Here we describe the procedure to utilize these organelle markers, provide exemplary microscopy images, and discuss precautions geared toward researchers new to yeast organelle imaging.

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1. Yeast strain construction

  1. Obtain marker plasmids and a suitable yeast strain.
    NOTE: The plasmids are available from Addgene. This protocol utilizes TN124 (MATa ura3 trp1 pho8Δ60 pho13Δ::LEU2), BY4741(MATa leu2Δ0 ura3Δ his3Δ1 met15Δ0), and DJ03 (BY4741 trp1Δ::MET15) as examples. One important consideration for strain choice, other than the nature of the scientific question, is the compatibility of selection markers. The organelle marker plasmids described here use URA3 and TRP1 as the selection markers. Therefore, the genotype of the recipient strain needs to be ura3 and trp1. Otherwise, one needs to modify the strain or the plasmids.
  2. Prepare yeast media according to the following recipes.
    NOTE: SMD (synthetic minimal dextrose; 2% glucose, 0.67% yeast nitrogen base (YNB) without amino acids, 30 mg/L adenine, 30 mg/L lysine, 30 mg/L methionine, 20 mg/L histidine, 20 mg/L uracil, 50 mg/L tryptophan, 50 mg/L leucine). SMD+CA (SMD with the addition of 0.5% casamino acids). YPD (Yeast extract peptone dextrose; 1% yeast extract, 2% peptone, 2% glucose). SD-N (synthetic dextrose without nitrogen; 0.17% YNB without amino acids and ammonium sulfate, 2% glucose). Please refer to the Discussion section for considerations on the choice of the medium.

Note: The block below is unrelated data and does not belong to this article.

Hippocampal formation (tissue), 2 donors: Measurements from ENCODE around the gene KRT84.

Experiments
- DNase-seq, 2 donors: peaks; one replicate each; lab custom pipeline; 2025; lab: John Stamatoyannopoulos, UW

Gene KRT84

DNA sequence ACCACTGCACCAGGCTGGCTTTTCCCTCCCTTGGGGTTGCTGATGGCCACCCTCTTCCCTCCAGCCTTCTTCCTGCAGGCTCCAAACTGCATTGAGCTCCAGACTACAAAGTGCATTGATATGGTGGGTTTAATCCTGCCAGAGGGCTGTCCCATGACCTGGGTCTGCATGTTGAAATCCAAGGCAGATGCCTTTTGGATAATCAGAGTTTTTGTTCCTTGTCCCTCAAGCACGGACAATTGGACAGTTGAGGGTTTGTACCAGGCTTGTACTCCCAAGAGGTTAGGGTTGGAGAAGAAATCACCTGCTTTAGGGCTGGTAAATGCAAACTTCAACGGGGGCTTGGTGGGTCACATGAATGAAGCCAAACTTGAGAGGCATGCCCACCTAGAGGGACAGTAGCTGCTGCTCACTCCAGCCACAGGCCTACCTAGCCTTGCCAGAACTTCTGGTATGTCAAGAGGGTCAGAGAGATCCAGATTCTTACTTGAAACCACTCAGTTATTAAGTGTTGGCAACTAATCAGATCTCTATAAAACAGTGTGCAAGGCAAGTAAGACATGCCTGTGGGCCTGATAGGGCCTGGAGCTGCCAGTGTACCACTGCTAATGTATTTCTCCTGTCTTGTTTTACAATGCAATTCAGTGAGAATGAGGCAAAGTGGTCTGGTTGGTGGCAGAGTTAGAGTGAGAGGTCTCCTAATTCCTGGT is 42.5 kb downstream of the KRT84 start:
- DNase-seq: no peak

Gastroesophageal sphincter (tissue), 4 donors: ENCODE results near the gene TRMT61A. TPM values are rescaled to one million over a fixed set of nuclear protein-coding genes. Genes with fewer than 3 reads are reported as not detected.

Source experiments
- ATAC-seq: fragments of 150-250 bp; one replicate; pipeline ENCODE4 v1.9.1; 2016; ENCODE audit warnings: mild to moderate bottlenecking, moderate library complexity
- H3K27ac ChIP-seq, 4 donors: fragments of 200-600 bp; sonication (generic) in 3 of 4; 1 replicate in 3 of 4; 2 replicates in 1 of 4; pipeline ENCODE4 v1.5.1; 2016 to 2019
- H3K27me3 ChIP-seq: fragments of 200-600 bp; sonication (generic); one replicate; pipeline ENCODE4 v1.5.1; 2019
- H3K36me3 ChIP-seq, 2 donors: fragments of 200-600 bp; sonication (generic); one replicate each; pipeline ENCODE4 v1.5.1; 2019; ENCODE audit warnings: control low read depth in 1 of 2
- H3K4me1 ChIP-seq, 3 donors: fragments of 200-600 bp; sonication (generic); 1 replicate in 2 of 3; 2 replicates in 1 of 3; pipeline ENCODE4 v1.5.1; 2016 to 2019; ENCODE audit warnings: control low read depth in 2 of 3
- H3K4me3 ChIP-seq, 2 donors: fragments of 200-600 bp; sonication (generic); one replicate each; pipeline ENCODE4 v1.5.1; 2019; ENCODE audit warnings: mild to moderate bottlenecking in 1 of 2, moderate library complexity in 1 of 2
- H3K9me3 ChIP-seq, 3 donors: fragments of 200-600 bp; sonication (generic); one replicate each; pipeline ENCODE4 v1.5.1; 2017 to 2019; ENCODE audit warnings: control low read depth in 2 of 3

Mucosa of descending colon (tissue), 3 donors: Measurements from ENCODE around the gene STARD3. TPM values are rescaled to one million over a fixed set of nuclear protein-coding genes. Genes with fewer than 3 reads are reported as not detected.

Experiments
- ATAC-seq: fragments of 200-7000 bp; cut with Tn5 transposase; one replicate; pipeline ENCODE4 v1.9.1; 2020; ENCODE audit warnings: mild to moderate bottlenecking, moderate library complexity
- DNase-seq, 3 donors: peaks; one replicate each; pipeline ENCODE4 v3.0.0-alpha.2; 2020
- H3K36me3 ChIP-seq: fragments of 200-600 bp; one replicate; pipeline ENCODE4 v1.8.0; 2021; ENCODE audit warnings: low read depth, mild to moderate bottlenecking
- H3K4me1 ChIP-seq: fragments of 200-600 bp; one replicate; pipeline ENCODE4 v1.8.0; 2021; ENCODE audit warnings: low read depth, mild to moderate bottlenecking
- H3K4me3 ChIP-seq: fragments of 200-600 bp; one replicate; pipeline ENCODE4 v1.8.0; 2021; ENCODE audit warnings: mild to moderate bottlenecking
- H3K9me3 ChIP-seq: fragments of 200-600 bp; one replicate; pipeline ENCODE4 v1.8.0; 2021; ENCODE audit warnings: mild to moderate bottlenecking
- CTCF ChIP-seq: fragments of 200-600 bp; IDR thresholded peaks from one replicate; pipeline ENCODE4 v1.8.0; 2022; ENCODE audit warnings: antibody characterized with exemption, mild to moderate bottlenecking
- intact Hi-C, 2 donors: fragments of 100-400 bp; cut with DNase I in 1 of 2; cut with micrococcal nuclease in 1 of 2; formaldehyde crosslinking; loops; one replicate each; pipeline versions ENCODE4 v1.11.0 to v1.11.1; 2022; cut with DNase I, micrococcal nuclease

3. Prior to the transformation step, generate linearized DNA fragments by enzymatic digestion or PCR amplification of an organelle marker plasmid.
    NOTE: Table 1 lists the restriction enzyme sites and PCR primers to generate linear fragments from the organelle marker plasmids.
  4. Culture yeast cells in liquid YPD medium and transform yeast with linear DNA fragment.
    NOTE: Yeast transformation can be performed using the conventional LiAc-based method9 or other methods of choice. It is advisable to include appropriate controls for transformation, in particular, a negative control with no plasmid or plasmid-derived DNA.
  5. Incubate on an appropriate selection plate (e.g., for URA3 selection, use SMD-Ura medium) at 30 °C for 2-3 days.
    NOTE: It takes about 2 days for single colonies to show up.